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Poor CD4 response despite viral suppression is associated with increased non-AIDS-related mortality among HIV patients and their parents

Helleberg, Mariea,b; Kronborg, Gittec; Larsen, Carsten S.d; Pedersen, Gittee; Pedersen, Courtf; Obel, Nielsa; Gerstoft, Jana

doi: 10.1097/QAD.0b013e32835cba4c
Epidemiology and Social: CONCISE COMMUNICATION

Introduction: Poor CD4 response to antiretroviral treatment (HAART) is associated with increased mortality. We analyzed the impact of CD4 increase on non-AIDS-related morbidity and on mortality in HIV patients and their parents.

Methods: Mortality rates were estimated among 1758 virally suppressed patients in the Danish HIV Cohort Study after 2 years on HAART and among their parents (n = 1603). Analyses were stratified by pre-HAART CD4 count and CD4 increase. Incidence rate ratios (IRRs) of non-AIDS-related morbidity and mortality rate ratios (MRR) were analyzed using Poisson regression.

Results: CD4 increases less than 25 vs. more than 100 cells/μl was associated with increased mortality [MRR 3.5 (95% confidence interval (CI) 1.8–6.8)] even in individuals with pre-HAART CD4 cell count more than 250 cells/μl (MRR 3.2 (95%CI, 1.3–7.8). Mortality of parents of patients with poor CD4 response was also increased [MRR 1.5 (95%CI, 1.1–2.1)]. There was a trend towards association between poor CD4 response and increased risk of cardiovascular disease and cancer [IRR 1.6 (95%CI, 0.8–3.2) and 1.6 (95%CI, 0.6–4.8)].

Conclusion: Poor CD4 increase post-HAART is associated with adverse prognosis even in absence of severe immunosuppression. CD4 response in HIV patients is associated with mortality among their parents, thus poor CD4 response may be caused by genetic factors, which might also affect morbidity and mortality in the HIV-negative population.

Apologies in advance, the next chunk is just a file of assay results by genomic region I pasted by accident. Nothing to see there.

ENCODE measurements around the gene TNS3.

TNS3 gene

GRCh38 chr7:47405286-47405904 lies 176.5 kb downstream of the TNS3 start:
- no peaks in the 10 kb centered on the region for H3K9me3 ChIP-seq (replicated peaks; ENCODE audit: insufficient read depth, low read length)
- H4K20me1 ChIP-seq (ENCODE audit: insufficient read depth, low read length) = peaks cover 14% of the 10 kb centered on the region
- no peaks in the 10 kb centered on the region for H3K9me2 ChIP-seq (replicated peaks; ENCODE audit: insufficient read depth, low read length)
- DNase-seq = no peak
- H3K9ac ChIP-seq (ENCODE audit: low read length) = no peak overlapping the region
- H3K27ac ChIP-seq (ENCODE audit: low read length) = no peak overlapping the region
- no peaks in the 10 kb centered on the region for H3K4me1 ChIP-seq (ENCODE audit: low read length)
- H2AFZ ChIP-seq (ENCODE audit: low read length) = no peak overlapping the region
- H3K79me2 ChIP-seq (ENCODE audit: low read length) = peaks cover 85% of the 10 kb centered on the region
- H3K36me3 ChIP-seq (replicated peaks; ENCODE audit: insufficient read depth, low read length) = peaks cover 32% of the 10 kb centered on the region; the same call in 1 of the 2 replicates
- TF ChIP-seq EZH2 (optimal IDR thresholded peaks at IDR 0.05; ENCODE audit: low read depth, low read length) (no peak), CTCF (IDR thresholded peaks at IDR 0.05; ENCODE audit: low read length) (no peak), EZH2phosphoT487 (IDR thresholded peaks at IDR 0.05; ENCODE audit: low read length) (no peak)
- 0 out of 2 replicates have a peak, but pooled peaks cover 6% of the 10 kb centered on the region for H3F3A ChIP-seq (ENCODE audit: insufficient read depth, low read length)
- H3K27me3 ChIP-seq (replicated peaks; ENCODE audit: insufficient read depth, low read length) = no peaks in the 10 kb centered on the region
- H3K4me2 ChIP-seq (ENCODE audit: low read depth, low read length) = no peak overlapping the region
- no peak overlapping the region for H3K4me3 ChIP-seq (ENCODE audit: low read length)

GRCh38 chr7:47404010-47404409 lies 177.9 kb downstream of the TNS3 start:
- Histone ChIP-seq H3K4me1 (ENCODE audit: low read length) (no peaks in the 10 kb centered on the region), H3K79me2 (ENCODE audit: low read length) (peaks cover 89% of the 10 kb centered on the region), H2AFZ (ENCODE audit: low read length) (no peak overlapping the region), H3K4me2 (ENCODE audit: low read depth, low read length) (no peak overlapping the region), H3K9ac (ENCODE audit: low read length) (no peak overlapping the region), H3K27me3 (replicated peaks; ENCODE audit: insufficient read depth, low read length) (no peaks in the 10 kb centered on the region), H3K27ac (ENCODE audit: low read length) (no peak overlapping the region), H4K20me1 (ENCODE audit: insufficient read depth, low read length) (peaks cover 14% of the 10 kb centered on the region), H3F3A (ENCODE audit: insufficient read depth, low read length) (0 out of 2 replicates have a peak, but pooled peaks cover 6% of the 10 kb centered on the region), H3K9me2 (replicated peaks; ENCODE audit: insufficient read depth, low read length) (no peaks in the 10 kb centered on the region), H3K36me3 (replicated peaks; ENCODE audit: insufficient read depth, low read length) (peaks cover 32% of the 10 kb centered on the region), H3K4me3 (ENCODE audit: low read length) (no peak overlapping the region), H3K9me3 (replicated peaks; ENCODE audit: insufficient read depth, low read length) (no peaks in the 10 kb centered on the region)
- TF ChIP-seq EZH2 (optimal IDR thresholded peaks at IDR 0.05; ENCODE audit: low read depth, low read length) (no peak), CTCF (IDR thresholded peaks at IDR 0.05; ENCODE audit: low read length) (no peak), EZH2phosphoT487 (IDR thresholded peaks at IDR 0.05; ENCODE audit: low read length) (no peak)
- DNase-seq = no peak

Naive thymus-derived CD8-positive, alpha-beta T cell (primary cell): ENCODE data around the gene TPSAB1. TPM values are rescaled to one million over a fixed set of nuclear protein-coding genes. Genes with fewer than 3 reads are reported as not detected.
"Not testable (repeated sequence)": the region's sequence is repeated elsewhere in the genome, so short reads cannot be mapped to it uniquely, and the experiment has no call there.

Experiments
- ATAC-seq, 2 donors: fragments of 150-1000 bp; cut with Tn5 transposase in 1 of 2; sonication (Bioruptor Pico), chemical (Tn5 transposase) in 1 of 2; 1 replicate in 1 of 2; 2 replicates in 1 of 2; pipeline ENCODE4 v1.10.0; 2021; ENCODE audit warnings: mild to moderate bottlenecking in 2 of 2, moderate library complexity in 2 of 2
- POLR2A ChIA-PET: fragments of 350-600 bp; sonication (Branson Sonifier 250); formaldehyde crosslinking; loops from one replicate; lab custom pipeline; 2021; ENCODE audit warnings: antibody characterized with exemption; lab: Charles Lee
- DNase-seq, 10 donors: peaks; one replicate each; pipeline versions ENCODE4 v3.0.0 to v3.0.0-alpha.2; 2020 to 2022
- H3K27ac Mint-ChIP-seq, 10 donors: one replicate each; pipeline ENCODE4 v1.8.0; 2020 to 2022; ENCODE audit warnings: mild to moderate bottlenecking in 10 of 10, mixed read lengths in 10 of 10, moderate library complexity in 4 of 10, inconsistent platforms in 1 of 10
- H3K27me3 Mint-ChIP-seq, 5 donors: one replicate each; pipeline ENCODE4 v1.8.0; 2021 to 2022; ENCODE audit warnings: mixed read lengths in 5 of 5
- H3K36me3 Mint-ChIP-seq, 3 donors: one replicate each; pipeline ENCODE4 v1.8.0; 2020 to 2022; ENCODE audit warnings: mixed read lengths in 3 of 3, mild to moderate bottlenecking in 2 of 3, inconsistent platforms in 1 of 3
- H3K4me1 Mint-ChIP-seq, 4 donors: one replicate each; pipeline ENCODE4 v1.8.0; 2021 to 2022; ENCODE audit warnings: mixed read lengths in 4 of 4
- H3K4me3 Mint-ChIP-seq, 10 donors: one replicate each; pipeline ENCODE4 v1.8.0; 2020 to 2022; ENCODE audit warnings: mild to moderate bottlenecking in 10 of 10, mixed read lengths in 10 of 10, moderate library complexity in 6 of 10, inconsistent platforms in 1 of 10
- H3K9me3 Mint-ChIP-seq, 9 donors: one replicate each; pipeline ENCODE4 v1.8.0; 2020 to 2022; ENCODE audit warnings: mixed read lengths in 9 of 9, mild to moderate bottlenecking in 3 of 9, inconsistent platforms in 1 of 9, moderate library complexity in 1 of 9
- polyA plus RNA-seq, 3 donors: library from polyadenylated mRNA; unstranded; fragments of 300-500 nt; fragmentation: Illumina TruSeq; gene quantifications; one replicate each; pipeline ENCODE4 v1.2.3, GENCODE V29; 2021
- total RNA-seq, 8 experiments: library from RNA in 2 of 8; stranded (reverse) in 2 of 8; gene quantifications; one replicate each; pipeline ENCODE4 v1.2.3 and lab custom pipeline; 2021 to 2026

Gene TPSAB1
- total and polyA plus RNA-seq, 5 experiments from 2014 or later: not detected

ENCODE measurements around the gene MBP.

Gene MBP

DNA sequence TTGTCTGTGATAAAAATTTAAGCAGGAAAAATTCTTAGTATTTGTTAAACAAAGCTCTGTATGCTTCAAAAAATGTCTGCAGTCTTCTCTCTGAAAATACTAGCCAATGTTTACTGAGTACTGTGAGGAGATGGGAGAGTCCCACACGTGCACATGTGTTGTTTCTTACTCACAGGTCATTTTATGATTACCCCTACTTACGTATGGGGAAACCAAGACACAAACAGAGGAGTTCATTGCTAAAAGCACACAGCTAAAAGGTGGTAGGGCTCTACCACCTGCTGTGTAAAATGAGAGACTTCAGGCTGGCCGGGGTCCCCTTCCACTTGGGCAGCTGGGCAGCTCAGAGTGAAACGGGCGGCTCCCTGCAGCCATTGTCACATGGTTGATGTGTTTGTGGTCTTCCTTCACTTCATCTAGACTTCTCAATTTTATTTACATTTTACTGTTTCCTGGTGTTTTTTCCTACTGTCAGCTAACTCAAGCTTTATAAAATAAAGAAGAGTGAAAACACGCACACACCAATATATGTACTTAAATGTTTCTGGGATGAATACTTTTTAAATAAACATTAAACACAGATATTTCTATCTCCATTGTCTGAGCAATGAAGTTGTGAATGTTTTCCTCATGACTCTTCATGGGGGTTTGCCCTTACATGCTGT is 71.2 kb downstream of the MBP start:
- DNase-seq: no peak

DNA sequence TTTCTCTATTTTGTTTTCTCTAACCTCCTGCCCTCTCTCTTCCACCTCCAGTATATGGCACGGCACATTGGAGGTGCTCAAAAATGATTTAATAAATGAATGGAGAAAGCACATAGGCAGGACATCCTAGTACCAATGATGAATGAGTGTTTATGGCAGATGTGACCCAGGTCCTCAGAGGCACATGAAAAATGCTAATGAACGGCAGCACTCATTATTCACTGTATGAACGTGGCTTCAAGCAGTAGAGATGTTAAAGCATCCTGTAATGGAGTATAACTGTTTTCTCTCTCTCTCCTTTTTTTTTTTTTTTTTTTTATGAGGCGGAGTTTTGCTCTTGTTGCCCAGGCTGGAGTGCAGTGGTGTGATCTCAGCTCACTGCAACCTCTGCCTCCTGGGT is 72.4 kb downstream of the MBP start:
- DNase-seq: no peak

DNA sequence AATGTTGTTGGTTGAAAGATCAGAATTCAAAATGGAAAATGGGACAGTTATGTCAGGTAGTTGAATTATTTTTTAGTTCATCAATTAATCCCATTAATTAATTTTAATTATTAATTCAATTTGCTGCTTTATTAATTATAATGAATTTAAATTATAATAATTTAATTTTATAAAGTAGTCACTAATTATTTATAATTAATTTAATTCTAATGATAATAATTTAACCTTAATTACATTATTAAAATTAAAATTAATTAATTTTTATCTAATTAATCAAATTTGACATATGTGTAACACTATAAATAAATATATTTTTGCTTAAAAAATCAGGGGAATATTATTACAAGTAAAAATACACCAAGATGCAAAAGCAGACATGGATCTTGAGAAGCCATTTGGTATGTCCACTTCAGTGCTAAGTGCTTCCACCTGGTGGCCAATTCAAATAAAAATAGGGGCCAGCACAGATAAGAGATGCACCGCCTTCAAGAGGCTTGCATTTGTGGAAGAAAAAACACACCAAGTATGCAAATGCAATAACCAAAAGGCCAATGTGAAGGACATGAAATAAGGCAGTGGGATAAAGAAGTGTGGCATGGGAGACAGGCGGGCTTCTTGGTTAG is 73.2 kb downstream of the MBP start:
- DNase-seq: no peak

aDepartment of Infectious Diseases, Copenhagen University Hospital, Rigshospitalet

bFaculty of Health Sciences, Copenhagen University, Copenhagen

cDepartment of Infectious Diseases, Copenhagen University Hospital, Hvidovre

dDepartment of Infectious Diseases, Aarhus University Hospital, Aarhus

eDepartment of Infectious Diseases, Aalborg University Hospital, Aalborg

fDepartment of Infectious Diseases, Odense University Hospital, Odense, Denmark.

Correspondence to Dr Marie Helleberg, Department of Infectious Diseases, Rigshospitalet, Blegdamsvej 9, DK2100 Copenhagen, Denmark. Tel: +45 35457726; fax: +45 35456648; e-mail: mariehelleberg@sund.ku.dk

Received 15 September, 2012

Revised 30 October, 2012

Accepted 16 November, 2012

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© 2013 Lippincott Williams & Wilkins, Inc.